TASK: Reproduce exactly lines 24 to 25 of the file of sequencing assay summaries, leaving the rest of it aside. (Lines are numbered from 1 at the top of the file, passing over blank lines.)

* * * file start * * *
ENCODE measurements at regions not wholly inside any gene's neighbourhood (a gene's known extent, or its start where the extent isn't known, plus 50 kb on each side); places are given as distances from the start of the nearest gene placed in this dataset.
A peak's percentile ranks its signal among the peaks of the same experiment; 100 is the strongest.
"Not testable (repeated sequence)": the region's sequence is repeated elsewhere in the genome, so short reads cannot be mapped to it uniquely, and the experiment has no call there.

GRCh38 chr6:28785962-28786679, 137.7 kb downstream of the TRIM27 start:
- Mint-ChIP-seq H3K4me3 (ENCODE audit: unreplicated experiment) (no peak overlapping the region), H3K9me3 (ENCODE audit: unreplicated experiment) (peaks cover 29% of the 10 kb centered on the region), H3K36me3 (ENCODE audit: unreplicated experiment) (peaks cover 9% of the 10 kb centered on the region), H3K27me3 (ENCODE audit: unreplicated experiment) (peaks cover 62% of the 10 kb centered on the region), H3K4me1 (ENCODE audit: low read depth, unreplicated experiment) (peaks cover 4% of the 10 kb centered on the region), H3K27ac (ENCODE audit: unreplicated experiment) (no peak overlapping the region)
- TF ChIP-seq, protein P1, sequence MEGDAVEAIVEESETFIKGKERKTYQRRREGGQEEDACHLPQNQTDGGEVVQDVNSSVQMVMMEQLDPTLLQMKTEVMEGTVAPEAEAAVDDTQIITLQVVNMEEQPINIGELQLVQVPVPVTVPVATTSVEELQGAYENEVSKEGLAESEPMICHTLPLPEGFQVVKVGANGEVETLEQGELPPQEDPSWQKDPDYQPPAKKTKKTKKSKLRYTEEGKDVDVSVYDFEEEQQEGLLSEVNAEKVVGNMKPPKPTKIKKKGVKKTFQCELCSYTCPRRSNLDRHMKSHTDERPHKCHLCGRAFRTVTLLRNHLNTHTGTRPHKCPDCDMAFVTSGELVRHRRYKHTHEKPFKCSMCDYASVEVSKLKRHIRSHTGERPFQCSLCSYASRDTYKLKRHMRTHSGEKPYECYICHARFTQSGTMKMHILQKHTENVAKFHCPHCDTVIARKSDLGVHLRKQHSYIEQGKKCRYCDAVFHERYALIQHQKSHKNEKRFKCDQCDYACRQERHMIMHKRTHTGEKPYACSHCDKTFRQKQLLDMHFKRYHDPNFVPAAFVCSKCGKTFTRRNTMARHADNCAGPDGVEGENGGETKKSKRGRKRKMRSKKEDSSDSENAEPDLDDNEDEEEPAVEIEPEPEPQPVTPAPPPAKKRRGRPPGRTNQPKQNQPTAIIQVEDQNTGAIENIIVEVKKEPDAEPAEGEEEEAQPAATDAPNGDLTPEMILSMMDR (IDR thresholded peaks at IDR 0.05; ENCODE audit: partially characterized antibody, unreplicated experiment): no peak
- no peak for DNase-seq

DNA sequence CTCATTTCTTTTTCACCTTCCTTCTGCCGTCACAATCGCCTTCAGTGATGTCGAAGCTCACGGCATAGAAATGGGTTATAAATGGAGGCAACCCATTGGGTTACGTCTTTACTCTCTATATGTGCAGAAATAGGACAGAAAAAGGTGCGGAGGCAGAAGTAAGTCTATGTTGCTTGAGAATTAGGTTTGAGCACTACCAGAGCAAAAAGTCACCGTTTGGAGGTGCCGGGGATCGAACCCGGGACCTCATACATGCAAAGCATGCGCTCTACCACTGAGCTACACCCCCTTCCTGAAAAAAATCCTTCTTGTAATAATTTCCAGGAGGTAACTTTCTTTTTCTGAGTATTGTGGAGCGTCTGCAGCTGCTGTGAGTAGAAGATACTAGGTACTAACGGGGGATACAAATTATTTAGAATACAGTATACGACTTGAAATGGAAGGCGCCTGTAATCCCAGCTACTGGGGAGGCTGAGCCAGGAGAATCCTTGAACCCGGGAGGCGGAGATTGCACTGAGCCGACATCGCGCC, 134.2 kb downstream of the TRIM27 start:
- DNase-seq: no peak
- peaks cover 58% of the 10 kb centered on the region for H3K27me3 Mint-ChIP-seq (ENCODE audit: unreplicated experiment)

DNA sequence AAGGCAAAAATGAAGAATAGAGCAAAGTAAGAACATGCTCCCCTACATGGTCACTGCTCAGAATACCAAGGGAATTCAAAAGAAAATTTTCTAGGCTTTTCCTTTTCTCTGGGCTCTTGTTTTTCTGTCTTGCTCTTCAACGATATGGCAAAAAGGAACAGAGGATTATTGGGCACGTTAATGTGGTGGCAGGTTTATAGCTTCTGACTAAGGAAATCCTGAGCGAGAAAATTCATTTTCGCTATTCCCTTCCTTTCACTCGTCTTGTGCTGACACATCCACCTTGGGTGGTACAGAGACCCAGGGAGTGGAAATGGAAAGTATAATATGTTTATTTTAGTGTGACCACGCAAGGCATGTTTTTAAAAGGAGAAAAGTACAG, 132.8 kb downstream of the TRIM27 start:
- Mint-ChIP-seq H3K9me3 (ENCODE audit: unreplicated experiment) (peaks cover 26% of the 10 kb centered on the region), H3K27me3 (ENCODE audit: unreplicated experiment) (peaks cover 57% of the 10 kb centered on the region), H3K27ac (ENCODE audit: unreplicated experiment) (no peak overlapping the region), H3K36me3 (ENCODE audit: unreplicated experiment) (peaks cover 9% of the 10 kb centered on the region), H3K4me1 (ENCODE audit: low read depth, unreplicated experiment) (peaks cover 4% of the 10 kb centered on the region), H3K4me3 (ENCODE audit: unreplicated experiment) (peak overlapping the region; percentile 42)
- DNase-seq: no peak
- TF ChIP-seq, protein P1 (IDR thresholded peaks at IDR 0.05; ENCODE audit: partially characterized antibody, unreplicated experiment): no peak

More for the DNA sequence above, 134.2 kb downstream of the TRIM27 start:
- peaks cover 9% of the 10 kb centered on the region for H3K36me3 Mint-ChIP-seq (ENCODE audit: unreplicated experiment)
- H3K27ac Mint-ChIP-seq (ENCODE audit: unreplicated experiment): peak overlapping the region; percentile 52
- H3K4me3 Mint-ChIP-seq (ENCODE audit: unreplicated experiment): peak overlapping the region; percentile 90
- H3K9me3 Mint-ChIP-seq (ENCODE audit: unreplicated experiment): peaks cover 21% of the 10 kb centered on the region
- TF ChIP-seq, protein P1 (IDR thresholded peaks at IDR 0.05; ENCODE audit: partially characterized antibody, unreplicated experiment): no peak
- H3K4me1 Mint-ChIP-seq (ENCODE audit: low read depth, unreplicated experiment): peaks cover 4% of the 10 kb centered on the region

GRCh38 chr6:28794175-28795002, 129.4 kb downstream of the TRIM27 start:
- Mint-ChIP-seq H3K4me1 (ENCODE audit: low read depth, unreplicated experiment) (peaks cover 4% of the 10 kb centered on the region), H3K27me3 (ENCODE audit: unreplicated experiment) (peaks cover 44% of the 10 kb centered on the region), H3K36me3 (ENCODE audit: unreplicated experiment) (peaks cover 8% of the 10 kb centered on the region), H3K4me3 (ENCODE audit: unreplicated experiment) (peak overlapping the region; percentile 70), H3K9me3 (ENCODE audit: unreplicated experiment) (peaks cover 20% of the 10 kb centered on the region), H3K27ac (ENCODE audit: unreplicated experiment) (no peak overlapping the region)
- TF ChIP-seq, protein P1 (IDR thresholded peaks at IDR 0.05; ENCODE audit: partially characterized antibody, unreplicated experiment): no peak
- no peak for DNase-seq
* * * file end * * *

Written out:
- TF ChIP-seq, protein P1 (IDR thresholded peaks at IDR 0.05; ENCODE audit: partially characterized antibody, unreplicated experiment): no peak
- no peak for DNase-seq